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Tea Time in the Coronavirus Age: What Immune-Boosting Teas Should You Be Drinking?

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Tea Time in the Coronavirus Age: What Immune-Boosting Teas Should You Be Drinking?

March 12, 2020

Concerned about the COVID-19 virus threat? Me too. I’m washing my hands long enough to sing the “Happy Birthday” song twice, I’m wiping down frequently touched surfaces, downing various supplements, plus absolutely not touching my face. But still, I feel like I could do more to protect myself.

One solution? Tea. I drink lots and lots of tea. And while I know this won’t prevent contracting the coronavirus, just like some of the other half-baked claims floating around on the internet (um, no, homemade vodka hand sanitizer will not help—though this DIY formula will) I believe that small and smart choices will add up to a general healthier immune system, able to better fight what might come at it.

So did you know that drinking tea daily is generally just a wise thing to do as it increases daily fluid intake, helps maintain a healthy metabolism and circulatory system, is a rich source of vitamins, plus can help boost your immune system? Studies show that components such as L-theanine and EGCG (these are especially high in white and green teas) give your fighting T cells a boost.

I asked Ned Heagerty, co-owner of Silk Road Teas, for his thoughts on teas during this current coronavirus pandemic. “Generally, the more oxidized a tea is, the fuller its body and flavors, with the result [being that] they have a warming effect. Warming generally brings relaxation. Relaxation of the mind and body helps keep one healthy.” He recommends drinking oxidized Oolong teas and fermented Pu-erh teas for their strength building effects.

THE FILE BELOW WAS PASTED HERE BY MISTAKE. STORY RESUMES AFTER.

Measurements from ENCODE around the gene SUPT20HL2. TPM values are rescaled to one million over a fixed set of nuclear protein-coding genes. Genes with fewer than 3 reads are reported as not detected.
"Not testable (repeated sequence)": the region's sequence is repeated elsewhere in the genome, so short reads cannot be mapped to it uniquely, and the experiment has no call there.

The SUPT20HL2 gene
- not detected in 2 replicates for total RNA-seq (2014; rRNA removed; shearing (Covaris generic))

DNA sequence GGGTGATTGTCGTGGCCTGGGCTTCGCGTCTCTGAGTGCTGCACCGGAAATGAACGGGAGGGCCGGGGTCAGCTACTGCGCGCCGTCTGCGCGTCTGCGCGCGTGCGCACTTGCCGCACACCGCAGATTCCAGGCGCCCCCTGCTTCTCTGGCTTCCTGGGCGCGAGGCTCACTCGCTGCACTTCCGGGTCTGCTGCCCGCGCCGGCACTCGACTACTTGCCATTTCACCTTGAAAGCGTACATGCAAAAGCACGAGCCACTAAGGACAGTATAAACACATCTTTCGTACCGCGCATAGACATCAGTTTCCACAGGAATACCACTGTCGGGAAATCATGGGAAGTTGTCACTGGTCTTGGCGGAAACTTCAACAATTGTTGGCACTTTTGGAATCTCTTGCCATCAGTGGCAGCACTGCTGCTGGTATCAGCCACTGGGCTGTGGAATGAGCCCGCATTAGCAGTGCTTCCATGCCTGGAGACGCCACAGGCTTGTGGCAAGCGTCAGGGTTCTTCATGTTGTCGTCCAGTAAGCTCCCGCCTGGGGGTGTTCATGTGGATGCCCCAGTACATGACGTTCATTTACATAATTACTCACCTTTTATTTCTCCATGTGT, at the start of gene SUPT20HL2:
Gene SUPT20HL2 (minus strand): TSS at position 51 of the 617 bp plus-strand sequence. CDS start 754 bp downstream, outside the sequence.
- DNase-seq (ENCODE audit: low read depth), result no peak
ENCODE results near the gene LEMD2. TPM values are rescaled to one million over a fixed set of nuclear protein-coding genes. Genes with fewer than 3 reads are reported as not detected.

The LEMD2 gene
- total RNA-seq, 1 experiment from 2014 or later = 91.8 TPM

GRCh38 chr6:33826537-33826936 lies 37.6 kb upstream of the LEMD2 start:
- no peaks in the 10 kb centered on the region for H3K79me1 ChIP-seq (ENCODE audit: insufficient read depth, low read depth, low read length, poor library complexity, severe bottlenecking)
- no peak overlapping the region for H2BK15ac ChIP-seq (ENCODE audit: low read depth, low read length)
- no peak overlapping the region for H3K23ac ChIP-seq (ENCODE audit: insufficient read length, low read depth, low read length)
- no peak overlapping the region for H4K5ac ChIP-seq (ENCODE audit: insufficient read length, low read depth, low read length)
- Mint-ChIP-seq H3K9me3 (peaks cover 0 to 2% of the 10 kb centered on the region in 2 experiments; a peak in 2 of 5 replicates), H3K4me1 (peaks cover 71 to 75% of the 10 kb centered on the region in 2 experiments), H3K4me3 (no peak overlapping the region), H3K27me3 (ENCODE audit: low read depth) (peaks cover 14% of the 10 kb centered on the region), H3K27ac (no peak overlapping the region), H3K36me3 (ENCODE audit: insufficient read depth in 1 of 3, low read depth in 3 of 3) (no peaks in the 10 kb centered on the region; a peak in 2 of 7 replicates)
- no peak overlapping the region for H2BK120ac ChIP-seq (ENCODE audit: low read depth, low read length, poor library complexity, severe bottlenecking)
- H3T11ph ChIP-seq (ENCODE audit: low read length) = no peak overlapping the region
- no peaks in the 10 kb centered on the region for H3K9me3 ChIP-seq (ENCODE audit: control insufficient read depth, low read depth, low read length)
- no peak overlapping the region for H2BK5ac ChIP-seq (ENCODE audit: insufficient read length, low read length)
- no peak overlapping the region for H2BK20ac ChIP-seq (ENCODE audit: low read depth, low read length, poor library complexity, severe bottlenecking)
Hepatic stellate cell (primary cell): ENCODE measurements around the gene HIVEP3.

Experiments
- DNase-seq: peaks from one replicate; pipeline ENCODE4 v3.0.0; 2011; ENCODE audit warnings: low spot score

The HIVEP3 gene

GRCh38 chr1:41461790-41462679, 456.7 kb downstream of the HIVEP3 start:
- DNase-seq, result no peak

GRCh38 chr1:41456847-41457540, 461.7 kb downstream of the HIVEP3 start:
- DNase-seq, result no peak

As with any tea or herbs, please consult with your healthcare provider before drinking any of these brews due to potential allergies and serious drug interactions, or if you are pregnant.

Please keep reading to learn about some other immune-supporting teas to enjoy now.

Featured photograph by Justine Hand, from DIY: Scented Sachets (and Tea) with Geranium Leaves.

Rosemary

Rosemary topiaries. Photograph by Anna Williams, from Garden Visit: The Red Chair Hudson, NY.
Above: Rosemary topiaries. Photograph by Anna Williams, from Garden Visit: The Red Chair Hudson, NY.

Everyone should have at least one rosemary plant, either for culinary purposes, ornamental style (think cute topiaries on tables), low-water landscape reasons—or for making healing, aromatic, and flavorful tea. Rosemary is known for being antioxidant-rich, antimicrobial, and high in anti-inflammatory compounds, largely due to its polyphenolic compounds like carnosic acid and rosmarinic acid.

Easy Rosemary Tea Recipe:

1. Boil 10 ounces of water.

2. Add 1 teaspoon of fresh organic rosemary leaves to your cup or place the leaves in a tea infuser.

3. Pour the water over the leaves and cover (this helps keep the potent volatile oils from escaping). Aim for 5–10 minutes but the steep time depends on how robust you like your tea.

4. Strain the leaves using a small holed strainer or simply remove the tea infuser.

5. Add some honey (full of amazing anti-bacterial properties, too) if you like.